MAINZ, Germany – Bonobo apes living in a zoo in southern Germany now have a flat screen TV for entertainment – and a group of scientists monitoring what they watch.
"With the new TV set, we wanted to provide some change and a new play tool, but at the same time, hope to study the behavior of this species a little more," said Karin Herczog, spokeswoman for the Wilhelma Zoo in Stuttgart.
The zoo opened a new state-of -the-art ape house in May, where gorillas and bonobos can roam more than 47,000 square feet of outdoor areas and indoor ape enclosures – 13 times the size of their previous home.
The compound includes ape showers, paddling pools, hammocks, swings, a labyrinth.
Now, it also has a "Bonobo Cinema” that zookeepers and scientists have been training the apes to use.
"Now, the apes have the possibility to choose what they want to watch by pushing buttons below the screen," Herczog said. "Whenever they want, they can select between five different programs."
The films are five to seven minutes long and depict typical scenes from the animal kingdom: the search for food, turbulent play scenes, aggressive Bonobo behavior and general images of life in the wild, taken from an educational documentary originally produced for children in the Congo.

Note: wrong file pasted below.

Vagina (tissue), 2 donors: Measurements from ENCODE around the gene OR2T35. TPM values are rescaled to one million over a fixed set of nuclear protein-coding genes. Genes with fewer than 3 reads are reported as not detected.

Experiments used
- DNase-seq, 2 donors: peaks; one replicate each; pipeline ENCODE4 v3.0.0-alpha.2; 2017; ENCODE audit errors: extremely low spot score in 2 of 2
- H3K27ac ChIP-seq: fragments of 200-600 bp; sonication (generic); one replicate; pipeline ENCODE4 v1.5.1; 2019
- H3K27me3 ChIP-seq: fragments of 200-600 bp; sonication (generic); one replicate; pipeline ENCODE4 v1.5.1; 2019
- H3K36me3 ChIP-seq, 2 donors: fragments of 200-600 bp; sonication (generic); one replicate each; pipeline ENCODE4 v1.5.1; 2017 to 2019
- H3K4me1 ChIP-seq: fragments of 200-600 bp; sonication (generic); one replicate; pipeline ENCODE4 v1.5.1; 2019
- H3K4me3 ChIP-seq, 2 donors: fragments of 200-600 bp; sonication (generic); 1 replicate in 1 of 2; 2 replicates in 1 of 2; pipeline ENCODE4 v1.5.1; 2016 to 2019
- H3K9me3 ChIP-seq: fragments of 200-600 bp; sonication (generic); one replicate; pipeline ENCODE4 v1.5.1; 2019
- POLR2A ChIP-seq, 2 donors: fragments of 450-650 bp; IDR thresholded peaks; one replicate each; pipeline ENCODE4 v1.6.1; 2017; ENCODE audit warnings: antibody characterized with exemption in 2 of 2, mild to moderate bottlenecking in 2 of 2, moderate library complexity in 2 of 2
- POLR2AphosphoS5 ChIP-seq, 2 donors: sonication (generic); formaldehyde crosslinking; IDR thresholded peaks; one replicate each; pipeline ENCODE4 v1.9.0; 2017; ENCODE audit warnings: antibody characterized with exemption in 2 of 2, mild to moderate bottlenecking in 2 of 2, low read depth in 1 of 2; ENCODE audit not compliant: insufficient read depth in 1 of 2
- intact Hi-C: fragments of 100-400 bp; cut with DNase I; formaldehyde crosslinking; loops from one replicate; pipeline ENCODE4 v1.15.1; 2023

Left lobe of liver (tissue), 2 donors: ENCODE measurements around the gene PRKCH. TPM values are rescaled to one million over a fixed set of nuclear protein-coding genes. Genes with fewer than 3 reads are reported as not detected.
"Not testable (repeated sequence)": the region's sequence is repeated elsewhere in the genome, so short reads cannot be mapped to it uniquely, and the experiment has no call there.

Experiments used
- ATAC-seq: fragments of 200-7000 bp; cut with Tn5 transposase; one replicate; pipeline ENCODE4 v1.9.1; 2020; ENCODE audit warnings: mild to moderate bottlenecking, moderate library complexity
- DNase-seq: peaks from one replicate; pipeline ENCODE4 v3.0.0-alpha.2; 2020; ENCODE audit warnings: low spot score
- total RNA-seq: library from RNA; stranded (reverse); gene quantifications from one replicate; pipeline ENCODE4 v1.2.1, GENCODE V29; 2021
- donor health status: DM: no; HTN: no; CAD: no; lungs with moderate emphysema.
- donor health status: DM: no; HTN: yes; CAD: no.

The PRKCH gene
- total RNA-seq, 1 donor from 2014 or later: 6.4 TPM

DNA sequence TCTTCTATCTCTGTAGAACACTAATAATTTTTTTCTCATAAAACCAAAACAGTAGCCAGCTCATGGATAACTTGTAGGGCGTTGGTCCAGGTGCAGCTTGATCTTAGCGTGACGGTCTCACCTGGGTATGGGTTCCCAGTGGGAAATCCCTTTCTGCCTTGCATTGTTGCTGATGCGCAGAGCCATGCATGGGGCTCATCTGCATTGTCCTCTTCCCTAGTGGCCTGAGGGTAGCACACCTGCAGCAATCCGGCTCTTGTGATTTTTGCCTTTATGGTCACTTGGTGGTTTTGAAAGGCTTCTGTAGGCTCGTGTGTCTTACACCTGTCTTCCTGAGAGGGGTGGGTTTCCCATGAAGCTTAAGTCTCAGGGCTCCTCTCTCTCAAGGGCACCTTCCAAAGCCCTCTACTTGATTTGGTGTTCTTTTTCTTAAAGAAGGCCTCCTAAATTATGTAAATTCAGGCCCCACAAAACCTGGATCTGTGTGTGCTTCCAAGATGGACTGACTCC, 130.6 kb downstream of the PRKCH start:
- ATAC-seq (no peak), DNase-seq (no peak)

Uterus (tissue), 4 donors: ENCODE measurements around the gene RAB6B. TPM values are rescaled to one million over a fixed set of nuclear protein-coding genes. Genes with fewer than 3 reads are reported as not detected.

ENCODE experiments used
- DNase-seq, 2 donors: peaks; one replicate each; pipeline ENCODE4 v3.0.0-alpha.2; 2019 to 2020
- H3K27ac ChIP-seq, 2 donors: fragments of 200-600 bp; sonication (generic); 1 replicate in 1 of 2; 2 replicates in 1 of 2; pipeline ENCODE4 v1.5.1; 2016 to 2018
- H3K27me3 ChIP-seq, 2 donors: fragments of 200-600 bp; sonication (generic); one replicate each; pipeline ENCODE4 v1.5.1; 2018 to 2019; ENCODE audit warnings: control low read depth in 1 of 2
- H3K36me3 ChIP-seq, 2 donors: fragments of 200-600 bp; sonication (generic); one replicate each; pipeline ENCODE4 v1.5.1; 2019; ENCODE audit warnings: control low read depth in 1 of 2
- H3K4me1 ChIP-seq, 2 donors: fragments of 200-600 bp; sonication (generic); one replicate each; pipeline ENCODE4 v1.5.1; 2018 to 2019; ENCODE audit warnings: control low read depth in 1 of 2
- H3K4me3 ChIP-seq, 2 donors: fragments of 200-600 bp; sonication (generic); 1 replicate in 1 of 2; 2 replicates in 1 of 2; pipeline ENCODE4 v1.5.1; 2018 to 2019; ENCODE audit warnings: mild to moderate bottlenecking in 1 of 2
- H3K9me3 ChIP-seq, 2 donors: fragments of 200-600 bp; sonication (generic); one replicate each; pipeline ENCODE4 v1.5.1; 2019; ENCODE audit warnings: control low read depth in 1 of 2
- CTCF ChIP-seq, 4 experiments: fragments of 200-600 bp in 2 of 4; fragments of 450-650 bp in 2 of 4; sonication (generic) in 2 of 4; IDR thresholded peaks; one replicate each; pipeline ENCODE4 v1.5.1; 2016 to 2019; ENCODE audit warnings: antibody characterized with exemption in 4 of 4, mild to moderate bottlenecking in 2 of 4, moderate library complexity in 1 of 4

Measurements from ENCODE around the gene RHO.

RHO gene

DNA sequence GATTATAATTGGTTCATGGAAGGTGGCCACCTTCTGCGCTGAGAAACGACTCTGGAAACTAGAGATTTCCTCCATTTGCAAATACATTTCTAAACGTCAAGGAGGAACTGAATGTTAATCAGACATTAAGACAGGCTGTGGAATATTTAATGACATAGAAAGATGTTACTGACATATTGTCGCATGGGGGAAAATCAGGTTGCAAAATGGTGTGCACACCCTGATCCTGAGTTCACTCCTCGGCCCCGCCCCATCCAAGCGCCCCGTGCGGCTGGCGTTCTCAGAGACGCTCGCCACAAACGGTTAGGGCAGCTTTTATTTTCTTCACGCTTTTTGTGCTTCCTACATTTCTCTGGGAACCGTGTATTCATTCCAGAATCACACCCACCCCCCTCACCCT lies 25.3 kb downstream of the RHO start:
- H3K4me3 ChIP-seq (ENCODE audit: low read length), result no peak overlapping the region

While “Planet of the Apes” is not included the selection, one of the five movies shows explicit ape sex scenes. But so far, the images of copulating apes has not “turned on” any of the 15 members of the group.
"Maybe they are not so interested, as Bonobo apes very often have sex anyway. Mating not only plays a role for reproduction or pleasure, but also fulfills an important social function for the animals," Herczog said.
In the past two weeks, only Banbo, a 15-year-old Bonobo ape has been spotted pushing one of the buttons repeatedly, curiously waiting for some kind of dramatic effect.
"When the film started, Banbo and some other apes in the group moved away and watched for a while from a distance, but so far there was little reaction," said Christin Zeltner, a zookeeper at the ape house.
Yet, when food was offered to the hairy viewers, the group went bananas, Zeltner said.
"When we threw popcorn into the enclosure, the Bonobos immediately ignored the television program and went for one of their favorite meals," she added.
A webcam has been installed in the enclosure to regularly monitor the animal behavior as part of the scientific study.
In the coming months, the project leaders, behavioral scientist Amy Randall Parish from San Diego, Calif. and the deputy director of the zoo, Marianne Holtkoetter, are hoping to learn whether the animals choose specific films or possibly show emotions while watching TV.
A first analysis of the results is expected to be presented in March.